Three US Congress members entered northern Syria on Sunday in a rare visit by American politicians.
French Hill, Ben Cline and Scott Fitzgerald, all Republican representatives, briefly entered northern Syria through the Bab Al Salam crossing in Aleppo province.
The delegation met pupils from a local school and opposition and humanitarian leaders, AP reported.
"I had the pleasure of visiting both the beautiful children of SETF’s sponsored school for orphans, the Wisdom House, in north-west Syria and their sponsored healthcare residence for chronically ill Syrians, the House of Healing, in Gaziantep, Turkey," Mr Hill said in a statement.
Their visit to northern Syria, a territory controlled by pro-Turkish factions, is uncommon for US politicians.
The last known visit by a US legislator occurred in 2017, when the late Senator John McCain visited troops stationed in north-east Syria.
The trip comes amid a rise in protests against the regime of Syrian President Bashar Al Assad.
Syrians have taken to the streets in significant numbers in recent days in cities and villages across the country. The largest protests have occurred in the mostly Druze governorate of Suweida in south-west Syria.
Young demonstrators welded shut the provincial headquarters of the ruling Baath party in the city of Suweida, opposition sources said on Sunday.
The demonstrations began after authorities decided to double fuel prices, adding to the crisis in the cost of living.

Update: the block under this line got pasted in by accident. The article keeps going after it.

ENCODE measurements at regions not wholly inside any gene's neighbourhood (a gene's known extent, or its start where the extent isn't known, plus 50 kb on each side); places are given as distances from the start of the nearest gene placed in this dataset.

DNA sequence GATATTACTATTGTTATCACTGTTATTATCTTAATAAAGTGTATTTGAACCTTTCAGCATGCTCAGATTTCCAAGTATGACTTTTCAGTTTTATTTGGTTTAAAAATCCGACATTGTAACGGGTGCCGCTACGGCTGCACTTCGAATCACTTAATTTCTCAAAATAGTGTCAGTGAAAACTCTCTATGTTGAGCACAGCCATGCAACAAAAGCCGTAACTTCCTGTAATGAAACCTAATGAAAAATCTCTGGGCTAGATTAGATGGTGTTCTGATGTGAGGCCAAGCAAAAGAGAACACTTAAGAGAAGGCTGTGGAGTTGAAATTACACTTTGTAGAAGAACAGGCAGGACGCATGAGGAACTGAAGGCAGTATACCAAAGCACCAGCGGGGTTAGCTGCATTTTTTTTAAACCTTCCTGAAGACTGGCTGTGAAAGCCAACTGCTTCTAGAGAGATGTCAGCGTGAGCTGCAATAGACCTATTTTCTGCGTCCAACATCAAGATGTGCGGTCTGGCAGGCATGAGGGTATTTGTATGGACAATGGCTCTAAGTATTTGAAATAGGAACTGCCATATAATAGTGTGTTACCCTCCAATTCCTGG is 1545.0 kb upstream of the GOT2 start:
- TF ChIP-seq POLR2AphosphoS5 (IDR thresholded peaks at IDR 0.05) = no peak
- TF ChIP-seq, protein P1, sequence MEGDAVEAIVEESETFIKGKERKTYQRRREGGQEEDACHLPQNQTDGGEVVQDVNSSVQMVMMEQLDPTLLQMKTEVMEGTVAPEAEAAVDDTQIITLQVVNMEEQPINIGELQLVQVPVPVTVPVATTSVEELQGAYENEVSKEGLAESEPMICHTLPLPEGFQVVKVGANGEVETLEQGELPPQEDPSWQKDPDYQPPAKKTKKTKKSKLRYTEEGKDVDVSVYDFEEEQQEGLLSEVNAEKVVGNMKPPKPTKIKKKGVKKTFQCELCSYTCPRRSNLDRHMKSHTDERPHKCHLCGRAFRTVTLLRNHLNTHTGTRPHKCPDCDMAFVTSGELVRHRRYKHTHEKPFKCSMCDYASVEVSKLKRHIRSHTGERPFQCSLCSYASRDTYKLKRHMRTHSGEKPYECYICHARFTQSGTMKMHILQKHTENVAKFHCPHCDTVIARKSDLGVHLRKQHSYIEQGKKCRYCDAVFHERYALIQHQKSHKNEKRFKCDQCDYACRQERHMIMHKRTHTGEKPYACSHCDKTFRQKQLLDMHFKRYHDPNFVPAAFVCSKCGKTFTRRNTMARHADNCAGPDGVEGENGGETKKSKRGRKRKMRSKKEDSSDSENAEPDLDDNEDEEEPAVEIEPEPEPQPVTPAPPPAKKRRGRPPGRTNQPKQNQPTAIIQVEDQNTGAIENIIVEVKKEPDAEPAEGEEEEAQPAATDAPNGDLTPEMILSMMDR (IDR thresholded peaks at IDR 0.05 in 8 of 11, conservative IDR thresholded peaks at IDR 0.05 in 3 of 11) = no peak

Unrest in Syria and renewed dissent elsewhere show difficulties in Mr Al Assad's quest to consolidate his power, especially after his country's readmission to the Arab League in May.
Washington has been critical of governments that have re-established relations with Damascus in recent months.
In May, the Assad Anti-Normalisation Act was introduced into Congress. The bill would codify Washington's opposition to relations with the Syrian regime.
Mr Hill has been a vocal critic of the Syrian regime and has led efforts in Congress to crack down on the illegal Captagon trade.
"The Assad regime’s production and distribution of this illegal drug is threatening regional societies and financially fuelling Assad’s reign of terror, which must be stopped," he said.
The Syrian civil war, which continues to simmer, has claimed the lives of more than 300,000 people and created a decades-long humanitarian crisis.
More than 5 million Syrians live as refugees in other countries, while nearly 7 million are displaced inside the country.
“The Syrian people have endured more than a decade of war, murder and torture," Mr Hill said. "It is imperative that nations across the globe, including the US, work together to provide humanitarian aid to the Syrian people and to counter the Assad regime."
*A previous version of this article attributed AP reporting to the office of French Hill